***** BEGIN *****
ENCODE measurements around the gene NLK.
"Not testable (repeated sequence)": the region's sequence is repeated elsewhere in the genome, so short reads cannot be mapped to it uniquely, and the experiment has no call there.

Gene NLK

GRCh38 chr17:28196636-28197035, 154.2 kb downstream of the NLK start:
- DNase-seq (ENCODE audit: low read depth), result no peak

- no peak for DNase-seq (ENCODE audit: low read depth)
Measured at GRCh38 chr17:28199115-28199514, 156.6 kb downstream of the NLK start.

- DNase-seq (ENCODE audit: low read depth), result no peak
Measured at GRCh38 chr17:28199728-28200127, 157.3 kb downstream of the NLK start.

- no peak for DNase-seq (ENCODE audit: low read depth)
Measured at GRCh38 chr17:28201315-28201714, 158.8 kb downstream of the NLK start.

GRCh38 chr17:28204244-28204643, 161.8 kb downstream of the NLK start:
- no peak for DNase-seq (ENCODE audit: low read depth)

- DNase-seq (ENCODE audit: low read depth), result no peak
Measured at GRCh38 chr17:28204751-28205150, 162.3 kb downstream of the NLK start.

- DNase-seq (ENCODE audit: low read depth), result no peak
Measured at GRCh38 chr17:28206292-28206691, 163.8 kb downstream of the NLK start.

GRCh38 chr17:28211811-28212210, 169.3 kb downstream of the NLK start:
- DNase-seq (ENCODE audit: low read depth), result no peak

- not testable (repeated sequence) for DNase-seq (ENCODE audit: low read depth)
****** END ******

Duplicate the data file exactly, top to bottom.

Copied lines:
ENCODE measurements around the gene NLK.
"Not testable (repeated sequence)": the region's sequence is repeated elsewhere in the genome, so short reads cannot be mapped to it uniquely, and the experiment has no call there.

Gene NLK

GRCh38 chr17:28196636-28197035, 154.2 kb downstream of the NLK start:
- DNase-seq (ENCODE audit: low read depth), result no peak

- no peak for DNase-seq (ENCODE audit: low read depth)
Measured at GRCh38 chr17:28199115-28199514, 156.6 kb downstream of the NLK start.

- DNase-seq (ENCODE audit: low read depth), result no peak
Measured at GRCh38 chr17:28199728-28200127, 157.3 kb downstream of the NLK start.

- no peak for DNase-seq (ENCODE audit: low read depth)
Measured at GRCh38 chr17:28201315-28201714, 158.8 kb downstream of the NLK start.

GRCh38 chr17:28204244-28204643, 161.8 kb downstream of the NLK start:
- no peak for DNase-seq (ENCODE audit: low read depth)

- DNase-seq (ENCODE audit: low read depth), result no peak
Measured at GRCh38 chr17:28204751-28205150, 162.3 kb downstream of the NLK start.

- DNase-seq (ENCODE audit: low read depth), result no peak
Measured at GRCh38 chr17:28206292-28206691, 163.8 kb downstream of the NLK start.

GRCh38 chr17:28211811-28212210, 169.3 kb downstream of the NLK start:
- DNase-seq (ENCODE audit: low read depth), result no peak

- not testable (repeated sequence) for DNase-seq (ENCODE audit: low read depth)